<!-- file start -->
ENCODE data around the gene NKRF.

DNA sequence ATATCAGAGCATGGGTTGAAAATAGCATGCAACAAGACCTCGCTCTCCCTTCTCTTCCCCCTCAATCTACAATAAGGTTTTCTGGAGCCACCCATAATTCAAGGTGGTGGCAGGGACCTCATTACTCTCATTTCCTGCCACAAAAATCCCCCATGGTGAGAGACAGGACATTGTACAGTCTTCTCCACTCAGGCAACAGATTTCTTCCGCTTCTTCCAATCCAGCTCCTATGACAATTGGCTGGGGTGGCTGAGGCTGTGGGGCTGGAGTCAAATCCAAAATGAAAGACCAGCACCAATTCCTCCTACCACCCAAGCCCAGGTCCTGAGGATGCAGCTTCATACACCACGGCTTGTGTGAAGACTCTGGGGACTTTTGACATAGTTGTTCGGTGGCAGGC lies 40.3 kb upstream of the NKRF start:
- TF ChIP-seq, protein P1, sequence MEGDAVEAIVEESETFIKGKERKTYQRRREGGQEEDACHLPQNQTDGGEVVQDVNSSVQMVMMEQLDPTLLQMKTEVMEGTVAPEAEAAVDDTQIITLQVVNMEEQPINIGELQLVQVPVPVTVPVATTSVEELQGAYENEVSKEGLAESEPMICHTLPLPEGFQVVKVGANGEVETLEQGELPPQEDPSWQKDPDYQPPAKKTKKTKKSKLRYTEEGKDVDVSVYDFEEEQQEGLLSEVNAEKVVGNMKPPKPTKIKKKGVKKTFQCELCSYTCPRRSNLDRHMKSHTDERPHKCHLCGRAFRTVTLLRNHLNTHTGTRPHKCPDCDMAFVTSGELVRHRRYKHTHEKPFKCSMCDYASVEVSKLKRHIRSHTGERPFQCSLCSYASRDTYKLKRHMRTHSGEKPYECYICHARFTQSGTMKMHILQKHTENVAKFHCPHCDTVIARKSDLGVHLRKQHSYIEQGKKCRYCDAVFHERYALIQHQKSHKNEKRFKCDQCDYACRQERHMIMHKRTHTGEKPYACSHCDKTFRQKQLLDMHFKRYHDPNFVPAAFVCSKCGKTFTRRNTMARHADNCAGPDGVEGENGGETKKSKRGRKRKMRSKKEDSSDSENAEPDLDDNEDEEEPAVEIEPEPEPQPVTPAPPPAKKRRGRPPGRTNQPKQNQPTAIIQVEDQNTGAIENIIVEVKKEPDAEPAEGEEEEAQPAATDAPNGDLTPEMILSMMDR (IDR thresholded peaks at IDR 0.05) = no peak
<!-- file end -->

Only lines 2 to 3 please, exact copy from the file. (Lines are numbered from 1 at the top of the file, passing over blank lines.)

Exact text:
DNA sequence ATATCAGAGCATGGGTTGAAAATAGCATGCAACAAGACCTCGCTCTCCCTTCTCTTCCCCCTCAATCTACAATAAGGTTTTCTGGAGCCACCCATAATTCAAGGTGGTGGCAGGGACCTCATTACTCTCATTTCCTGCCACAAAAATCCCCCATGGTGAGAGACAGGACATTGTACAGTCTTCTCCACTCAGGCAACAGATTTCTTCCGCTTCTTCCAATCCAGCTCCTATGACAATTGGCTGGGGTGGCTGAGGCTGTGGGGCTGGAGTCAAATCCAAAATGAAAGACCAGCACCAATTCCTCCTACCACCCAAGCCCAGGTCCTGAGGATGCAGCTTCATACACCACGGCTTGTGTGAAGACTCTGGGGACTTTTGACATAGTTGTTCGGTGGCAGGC lies 40.3 kb upstream of the NKRF start:
- TF ChIP-seq, protein P1, sequence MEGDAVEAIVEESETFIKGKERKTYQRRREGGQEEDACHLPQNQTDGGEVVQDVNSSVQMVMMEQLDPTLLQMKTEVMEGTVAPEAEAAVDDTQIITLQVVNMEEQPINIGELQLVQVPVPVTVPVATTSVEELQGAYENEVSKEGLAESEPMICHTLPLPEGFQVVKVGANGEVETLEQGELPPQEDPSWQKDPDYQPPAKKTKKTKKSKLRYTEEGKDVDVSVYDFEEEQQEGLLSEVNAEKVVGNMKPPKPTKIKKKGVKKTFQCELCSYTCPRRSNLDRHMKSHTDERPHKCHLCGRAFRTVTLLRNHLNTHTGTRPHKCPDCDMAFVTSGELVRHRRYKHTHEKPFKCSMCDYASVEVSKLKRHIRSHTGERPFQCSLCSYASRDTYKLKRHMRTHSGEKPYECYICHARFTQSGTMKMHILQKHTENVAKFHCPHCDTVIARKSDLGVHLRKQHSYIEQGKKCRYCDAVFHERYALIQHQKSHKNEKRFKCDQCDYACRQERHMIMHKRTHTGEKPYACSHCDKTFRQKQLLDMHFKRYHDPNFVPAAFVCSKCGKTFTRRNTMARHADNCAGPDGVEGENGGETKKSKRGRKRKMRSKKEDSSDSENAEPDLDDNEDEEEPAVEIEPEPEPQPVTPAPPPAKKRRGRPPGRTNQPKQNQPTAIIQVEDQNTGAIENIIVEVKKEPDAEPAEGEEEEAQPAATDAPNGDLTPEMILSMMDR (IDR thresholded peaks at IDR 0.05) = no peak